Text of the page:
Pheon Chatman can turn any math problem into a fun challenge. Her strategy seems to be working. Every year, Chatman's students excel on their state math tests.
To honor her dedication inside and outside the classroom, the Biloxi Rotary presented Chatman with the Beverly Briscoe Award. The award recognizes the academic and professional accomplishments of teachers.
BILOXI, MS (WLOX) -
A Biloxi teacher has only been teaching for five years. In that short time, she made such an impact on children that on Tuesday, the Biloxi Rotary Club honored her with the Beverly Briscoe Award. She was recognized for raising her students' math scores and for raising money to help save lives.
Pheon Chatman can turn any math problem into a fun challenge. Her strategy seems to be working. Every year, Chatman's students excel on their state math tests. It's hard to believe that teaching was not her first career choice.
"I always wanted to own my own foster home. As that dream got further and further away from me, I figured what better position could I be in than to be in a classroom with the kids?" said Chatman.
Chatman started teaching at Jeff Davis Elementary School five years ago. Then, tragedy struck.
Last year, her stepson, D'Iberville High student Fred Latrel Dunbar Jr., collapsed during a football game. Chatman said he had an undiagnosed heart condition. She decided to turn her tragic loss into a personal mission.
"Didn't realize that so many schools were without defibrillators," said Chatman. "We lost our child, but we don't have to lose another one."
So Chatman and her husband helped organize a basketball game to raise money to buy defibrillators for area schools. To honor her dedication inside and outside the classroom, the Biloxi Rotary presented Chatman with the Beverly Briscoe Award. The award recognizes the academic and professional accomplishments of teachers.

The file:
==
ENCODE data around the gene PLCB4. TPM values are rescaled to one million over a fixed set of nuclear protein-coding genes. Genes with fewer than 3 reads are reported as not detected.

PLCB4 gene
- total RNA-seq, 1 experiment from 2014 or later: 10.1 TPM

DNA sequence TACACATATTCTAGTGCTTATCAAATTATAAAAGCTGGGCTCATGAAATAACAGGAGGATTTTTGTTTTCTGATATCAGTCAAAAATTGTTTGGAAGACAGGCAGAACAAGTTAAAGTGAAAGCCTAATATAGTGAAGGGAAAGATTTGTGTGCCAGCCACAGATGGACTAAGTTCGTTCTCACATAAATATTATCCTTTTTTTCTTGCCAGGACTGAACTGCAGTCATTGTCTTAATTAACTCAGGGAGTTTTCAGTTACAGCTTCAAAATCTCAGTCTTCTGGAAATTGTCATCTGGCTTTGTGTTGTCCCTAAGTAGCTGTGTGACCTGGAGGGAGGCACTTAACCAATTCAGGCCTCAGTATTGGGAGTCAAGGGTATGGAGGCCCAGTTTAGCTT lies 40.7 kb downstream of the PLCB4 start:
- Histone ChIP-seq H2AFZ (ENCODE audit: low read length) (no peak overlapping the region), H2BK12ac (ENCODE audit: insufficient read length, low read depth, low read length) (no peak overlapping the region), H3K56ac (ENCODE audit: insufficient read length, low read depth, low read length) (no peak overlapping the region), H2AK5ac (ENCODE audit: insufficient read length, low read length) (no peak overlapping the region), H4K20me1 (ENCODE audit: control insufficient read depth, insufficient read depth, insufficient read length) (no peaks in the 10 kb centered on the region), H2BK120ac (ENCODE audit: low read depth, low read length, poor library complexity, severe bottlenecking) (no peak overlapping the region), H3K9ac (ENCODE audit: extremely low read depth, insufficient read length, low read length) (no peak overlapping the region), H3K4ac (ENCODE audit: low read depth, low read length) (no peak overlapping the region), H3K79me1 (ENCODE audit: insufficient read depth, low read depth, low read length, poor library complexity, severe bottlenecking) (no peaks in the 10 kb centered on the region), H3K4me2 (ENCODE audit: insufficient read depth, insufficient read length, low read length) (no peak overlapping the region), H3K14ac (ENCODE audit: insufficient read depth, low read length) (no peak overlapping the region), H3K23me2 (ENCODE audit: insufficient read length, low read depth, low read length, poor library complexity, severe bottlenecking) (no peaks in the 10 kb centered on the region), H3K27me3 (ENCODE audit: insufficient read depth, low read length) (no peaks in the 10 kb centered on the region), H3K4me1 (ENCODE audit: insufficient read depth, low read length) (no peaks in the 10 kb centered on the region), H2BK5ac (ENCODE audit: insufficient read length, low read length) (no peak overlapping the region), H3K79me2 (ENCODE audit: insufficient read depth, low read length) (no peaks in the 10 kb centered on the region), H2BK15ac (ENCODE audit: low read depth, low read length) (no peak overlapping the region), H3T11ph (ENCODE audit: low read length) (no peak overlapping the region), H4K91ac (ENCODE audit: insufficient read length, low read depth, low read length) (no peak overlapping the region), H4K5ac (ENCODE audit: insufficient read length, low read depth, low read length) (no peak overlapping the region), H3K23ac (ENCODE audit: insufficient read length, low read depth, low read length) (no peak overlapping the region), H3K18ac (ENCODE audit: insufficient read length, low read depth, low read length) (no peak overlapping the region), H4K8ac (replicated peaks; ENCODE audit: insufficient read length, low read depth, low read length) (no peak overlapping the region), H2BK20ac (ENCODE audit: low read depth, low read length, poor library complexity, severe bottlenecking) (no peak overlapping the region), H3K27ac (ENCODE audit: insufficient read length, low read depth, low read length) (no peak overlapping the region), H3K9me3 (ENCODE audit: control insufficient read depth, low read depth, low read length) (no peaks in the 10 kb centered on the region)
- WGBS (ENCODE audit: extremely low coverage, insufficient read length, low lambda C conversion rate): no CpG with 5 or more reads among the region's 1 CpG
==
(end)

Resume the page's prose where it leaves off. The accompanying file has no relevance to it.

"Her determination to reach out to others shows that she not only cares about the education of the children, but their health and well being, and that's truly remarkable," said Bill Briscoe, a Biloxi Rotary Club board member.
For the math teacher, the award wasn't about her. It was about the little ones who helped her on the long journey home.
"After I lost my son, I didn't know if I would be able to walk into that classroom again and do what I did," said a tearful Chatman. "But when I walked back, I had the support of my staff at Jeff Davis and all of my babies. I knew that I was in the right place."
Chatman received a bouquet of flowers and a $1,000 check. She dedicated the award to her students.
"We are going to take this award and engulf it together, because I share it with them. It's why I won the award and they were just as pleased as me being nominated for this award as I am," said Chatman.
Chatman is in the process of organizing a second benefit basketball game to purchase another defibrillator.
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